1. Recognised the relationship between the social determinants of health and health status and takes into account the significant role that factors play in bringing about improved health status,
                                1. THE PRINCIPLES OF THE SOCIAL MODEL OF HEALTH
                                  1. Addresses the broader determinants of health. Behavioural determinants, such as reducing tobacco smoking and food intake, are an important part of improving health, but these factors are often themselves influenced by other, broader determinants such as gender, culture, race or ethnicity, socioeconomic status, geographical location and physical environment. These broader determinants of health have been shown to have strong relationships with health status and are increasingly becoming the focus of health promotion strategies. Addressing these determinants is a key aspect of the social model of health.
                                    1. Involves intersectoral collaboration. There are many government and non-government organisations and stakeholders who have an influence over the social and environmental determinants of health. Some of these groups include government departments responsible for employment, education and finance, as well as the private sector, including service providers and manufacturers who sit outside the health system. The health system, while contributing significantly to health status, does not have as much influence over the social environment. Only by involving all interested and concerned groups can the social determinants be adequately addressed.
                                      1. Acts to reduce social inequities. To achieve this, the social factors that contribute to inequities in health status must be addressed. Many individuals and population groups are heavily influenced by social determinants of health such as gender, culture, race, socioeconomic status, access to health care, social exclusion and the physical environment.
                                        1. Acts to enable access to health care. Health care is a significant determinant of health and is a contributing factor in the health status experienced by most people. There are many social factors that can impact on access to health care. Some of these include cultural and language barriers, economic and geographical factors, and education levels.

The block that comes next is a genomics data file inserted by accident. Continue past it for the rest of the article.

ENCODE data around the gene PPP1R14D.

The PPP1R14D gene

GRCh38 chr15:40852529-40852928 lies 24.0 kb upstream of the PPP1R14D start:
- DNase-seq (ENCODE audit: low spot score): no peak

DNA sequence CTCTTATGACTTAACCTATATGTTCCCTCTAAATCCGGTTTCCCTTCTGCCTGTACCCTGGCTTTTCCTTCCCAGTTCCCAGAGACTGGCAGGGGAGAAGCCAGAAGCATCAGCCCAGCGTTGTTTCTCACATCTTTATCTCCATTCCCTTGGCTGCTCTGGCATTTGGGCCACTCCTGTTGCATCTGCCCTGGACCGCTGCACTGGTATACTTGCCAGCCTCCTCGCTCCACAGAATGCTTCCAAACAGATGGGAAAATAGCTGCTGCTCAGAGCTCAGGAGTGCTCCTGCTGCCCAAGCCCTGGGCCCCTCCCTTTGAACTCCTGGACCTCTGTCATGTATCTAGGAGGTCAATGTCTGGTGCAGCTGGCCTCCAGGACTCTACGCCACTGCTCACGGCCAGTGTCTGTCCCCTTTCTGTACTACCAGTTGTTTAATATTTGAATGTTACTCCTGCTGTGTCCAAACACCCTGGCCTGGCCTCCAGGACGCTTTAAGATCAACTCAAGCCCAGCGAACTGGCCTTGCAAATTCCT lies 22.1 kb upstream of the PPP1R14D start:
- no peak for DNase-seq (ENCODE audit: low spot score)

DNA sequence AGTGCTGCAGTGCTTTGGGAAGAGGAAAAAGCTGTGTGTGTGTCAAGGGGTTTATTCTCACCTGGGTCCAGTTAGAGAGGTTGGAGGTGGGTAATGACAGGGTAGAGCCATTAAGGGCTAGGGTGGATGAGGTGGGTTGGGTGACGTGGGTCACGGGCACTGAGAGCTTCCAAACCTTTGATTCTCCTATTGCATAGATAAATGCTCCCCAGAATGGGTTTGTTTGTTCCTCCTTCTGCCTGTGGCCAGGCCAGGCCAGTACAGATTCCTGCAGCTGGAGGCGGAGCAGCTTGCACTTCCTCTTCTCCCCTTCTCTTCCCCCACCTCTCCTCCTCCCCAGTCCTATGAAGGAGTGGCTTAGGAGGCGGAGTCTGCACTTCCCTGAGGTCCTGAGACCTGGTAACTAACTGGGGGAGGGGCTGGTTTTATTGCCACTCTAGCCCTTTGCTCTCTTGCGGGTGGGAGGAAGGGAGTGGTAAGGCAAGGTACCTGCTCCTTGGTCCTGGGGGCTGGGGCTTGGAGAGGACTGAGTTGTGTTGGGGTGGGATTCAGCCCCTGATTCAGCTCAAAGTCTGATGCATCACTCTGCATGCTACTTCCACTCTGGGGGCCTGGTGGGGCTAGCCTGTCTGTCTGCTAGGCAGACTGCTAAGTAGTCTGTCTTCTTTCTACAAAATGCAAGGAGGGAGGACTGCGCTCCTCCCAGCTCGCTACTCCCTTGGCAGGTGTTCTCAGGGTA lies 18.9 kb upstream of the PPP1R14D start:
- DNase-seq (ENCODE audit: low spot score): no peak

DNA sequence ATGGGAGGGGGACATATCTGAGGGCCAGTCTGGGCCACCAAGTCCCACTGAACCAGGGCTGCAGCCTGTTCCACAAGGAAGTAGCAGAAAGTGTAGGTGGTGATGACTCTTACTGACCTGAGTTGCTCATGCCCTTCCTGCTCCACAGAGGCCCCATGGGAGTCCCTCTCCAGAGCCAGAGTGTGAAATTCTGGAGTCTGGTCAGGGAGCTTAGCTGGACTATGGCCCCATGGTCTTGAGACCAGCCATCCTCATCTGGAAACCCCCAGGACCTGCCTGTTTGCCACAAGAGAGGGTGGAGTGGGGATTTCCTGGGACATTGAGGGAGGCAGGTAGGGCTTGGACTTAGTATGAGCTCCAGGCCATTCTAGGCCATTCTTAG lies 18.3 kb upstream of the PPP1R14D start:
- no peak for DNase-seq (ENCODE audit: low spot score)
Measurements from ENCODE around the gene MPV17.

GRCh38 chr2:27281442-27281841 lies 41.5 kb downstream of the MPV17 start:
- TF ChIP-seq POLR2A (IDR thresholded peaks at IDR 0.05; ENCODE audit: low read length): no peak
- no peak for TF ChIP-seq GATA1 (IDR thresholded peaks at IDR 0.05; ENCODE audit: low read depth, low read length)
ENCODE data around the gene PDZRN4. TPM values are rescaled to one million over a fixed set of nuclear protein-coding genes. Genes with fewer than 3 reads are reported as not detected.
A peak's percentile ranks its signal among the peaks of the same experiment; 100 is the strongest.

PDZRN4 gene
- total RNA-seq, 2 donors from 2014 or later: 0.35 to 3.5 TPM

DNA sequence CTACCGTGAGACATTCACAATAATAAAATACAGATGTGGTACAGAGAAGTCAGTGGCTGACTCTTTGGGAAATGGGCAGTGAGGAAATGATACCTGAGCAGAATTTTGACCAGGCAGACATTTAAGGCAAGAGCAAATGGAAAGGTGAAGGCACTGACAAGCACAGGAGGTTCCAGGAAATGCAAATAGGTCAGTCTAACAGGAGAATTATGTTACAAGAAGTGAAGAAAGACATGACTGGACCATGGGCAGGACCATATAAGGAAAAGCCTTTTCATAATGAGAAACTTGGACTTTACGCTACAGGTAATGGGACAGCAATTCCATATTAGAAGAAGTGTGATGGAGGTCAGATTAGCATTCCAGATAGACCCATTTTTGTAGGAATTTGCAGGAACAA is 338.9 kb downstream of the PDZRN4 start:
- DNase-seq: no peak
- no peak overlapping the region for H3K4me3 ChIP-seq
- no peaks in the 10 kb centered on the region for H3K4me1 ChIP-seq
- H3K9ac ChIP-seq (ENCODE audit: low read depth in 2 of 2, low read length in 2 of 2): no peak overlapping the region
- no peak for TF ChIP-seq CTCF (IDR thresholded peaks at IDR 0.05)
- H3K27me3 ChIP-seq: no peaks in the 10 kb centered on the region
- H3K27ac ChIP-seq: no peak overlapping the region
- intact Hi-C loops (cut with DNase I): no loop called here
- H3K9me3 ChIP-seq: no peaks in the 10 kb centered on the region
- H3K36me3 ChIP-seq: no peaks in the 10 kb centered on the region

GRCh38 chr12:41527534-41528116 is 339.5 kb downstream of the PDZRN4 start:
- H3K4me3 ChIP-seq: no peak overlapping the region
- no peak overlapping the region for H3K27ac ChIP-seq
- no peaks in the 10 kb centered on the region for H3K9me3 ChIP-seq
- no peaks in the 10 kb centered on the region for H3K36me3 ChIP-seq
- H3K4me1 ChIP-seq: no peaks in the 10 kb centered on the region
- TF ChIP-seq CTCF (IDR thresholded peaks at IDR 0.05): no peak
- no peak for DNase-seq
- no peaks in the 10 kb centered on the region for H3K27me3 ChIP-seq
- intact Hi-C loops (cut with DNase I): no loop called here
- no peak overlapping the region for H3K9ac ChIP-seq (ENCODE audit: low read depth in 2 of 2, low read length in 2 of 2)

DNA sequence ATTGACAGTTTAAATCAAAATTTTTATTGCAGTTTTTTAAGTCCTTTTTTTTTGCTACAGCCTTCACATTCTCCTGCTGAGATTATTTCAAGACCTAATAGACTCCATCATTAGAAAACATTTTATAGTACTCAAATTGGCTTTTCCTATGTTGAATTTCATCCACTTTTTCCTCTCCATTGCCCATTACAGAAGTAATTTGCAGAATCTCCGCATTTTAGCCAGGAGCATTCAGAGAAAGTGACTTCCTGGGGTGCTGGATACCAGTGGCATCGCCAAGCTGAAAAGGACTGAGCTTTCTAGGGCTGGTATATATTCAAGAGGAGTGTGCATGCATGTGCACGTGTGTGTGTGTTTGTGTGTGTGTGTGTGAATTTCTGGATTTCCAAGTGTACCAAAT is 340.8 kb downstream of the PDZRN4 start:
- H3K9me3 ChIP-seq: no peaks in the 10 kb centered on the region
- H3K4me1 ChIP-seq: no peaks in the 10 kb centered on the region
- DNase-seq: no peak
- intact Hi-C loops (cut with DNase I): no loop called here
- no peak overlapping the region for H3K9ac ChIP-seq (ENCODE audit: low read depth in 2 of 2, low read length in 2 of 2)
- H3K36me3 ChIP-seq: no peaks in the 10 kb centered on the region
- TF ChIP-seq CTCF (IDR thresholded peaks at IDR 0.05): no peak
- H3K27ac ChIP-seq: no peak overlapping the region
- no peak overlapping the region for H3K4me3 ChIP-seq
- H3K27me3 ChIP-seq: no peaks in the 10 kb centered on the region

1. Empowers individuals and communities. Empowering individuals and communities means they can participate in decision making about their health. Individuals are more likely to participate in healthy behaviours if they feel they have a sense of power and control over their situation. Empowering individuals and communities with health knowledge and skills means that they are in a position to make positive changes to their health.
                                          2. PROGRAMS
                                            1. 'Close the gap' indigenous campaign
                                              1. 'Sunsmart' program
                                                1. 'Breastscreen Australia'
                                                  1. 'Rural Retention Program'
                                                    1. 'Quit'
                                                      1. 'Be a man-talk to your doctor about prostate cancer;
                                                        1. 'Swap it, don't stop it' campaign